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When Waiting for a Free Balance Transfer May Not Be Worth It

May 25, 2017 11:07:30 AM


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So you’ve found yourself in a little bit of credit card debt. It’s okay—it’s possible you can pay it off without spending a fortune on fees or interest.

An easy way to do this is to transfer your balance from one credit card to another. Essentially, you’d use one credit card to pay off another credit card and end up consolidating your debt. However, you’re usually charged a fee or percentage rate by the receiving card to make the transfer. Some credit card companies run a 0% interest or free balance transfer promotion from time to time. You might be thinking, “Shouldn’t I just wait for one of these promos and continue to pay interest because right now the transfer rate is high?” Well, that might not always be the best situation.

Here’s why.

You actually could end up paying less money by transferring your balances now. Even if there isn’t a promotion anytime soon, the balance transfer fee could cost a lot less than paying the growing monthly interest costs each month on your credit card. With a significant interest rate difference, you could end up paying more on your APR by drawing out your payments than by making one transfer with one fee.

For example, a $10,000 balance at a 19.9% APR for “Credit Card A” will pay $974 in interest in 6 months. The same balance on “Credit Card B” at a 9.49% APR would pay $455 in interest in that same period. Right now, if you transfer the $10,000 balance from “Credit Card A” to “Credit Card B,” you’d pay a 3% balance transfer fee totaling in $300. Waiting 6 months for a free balance transfer promotion would cost you $519 more in interest, when you could have just paid $300 to make the transfer. You’d ultimately end up saving $219 over a 6-month period. In this case, paying the 3% balance transfer fee is a much better choice.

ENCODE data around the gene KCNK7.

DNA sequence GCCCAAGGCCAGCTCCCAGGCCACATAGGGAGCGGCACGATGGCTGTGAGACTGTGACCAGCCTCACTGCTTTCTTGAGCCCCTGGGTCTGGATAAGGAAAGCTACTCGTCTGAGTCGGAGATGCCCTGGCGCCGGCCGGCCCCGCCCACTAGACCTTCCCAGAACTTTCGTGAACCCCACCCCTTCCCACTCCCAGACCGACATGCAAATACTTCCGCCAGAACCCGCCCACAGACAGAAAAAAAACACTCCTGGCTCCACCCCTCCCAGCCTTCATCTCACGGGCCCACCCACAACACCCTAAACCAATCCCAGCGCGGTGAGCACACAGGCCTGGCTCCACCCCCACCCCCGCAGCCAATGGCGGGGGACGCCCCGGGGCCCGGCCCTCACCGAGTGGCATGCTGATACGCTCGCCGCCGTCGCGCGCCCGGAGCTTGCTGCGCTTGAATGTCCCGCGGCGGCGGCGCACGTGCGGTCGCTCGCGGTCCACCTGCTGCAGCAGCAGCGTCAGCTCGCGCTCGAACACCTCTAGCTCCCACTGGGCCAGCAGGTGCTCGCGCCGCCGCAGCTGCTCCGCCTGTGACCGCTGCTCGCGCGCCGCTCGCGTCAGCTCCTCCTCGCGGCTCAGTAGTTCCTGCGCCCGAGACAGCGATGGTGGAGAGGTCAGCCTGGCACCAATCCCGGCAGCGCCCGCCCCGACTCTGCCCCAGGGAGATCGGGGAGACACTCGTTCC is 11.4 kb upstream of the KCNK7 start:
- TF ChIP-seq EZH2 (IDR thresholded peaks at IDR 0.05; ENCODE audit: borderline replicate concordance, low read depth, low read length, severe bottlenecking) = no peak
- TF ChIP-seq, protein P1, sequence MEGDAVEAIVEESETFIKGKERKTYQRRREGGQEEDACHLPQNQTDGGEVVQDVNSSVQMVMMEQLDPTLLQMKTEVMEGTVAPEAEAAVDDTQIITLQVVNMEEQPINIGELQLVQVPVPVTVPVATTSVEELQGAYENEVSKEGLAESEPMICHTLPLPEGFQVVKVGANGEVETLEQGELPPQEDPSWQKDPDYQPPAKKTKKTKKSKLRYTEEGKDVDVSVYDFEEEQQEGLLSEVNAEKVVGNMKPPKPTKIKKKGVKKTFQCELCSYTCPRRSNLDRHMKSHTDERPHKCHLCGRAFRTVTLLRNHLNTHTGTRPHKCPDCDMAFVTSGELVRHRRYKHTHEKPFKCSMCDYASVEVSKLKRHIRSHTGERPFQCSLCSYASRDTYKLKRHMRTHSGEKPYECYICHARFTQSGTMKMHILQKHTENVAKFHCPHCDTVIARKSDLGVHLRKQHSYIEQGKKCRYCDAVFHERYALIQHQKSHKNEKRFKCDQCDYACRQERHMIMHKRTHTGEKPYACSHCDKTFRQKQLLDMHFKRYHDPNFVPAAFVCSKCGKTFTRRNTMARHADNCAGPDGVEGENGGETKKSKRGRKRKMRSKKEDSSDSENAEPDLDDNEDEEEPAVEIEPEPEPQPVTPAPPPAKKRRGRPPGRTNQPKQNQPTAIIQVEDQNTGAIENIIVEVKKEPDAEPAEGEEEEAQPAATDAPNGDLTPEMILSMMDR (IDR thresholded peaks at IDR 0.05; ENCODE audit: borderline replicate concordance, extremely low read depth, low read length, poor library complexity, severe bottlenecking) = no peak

You don’t necessarily have to transfer the entire balance of “Credit Card A” to “Credit Card B” either. You can keep a balance on both. Your 3% transfer fee ends up being paid to the card you are transferring to. So in this case, you pay the 3% to “Credit Card B.” Does this make sense? You can use this calculator tool to see detailed breakdowns of payments at different interest rates. Plug in your own numbers to see what is a better option for you.

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Remember, the wait for a better rate might not be worth it. When it comes to comparing the interest amount you’d pay while waiting for a promotion versus paying the balance transfer fee, take a hard look at the numbers. The one-time balance transfer fee could end up costing you a lot less in the long run rather than letting the interest build. You can transfer balances to your USALLIANCE Visa® credit card and you might end up paying a lower rate, depending on your creditworthiness.

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Topics: Borrow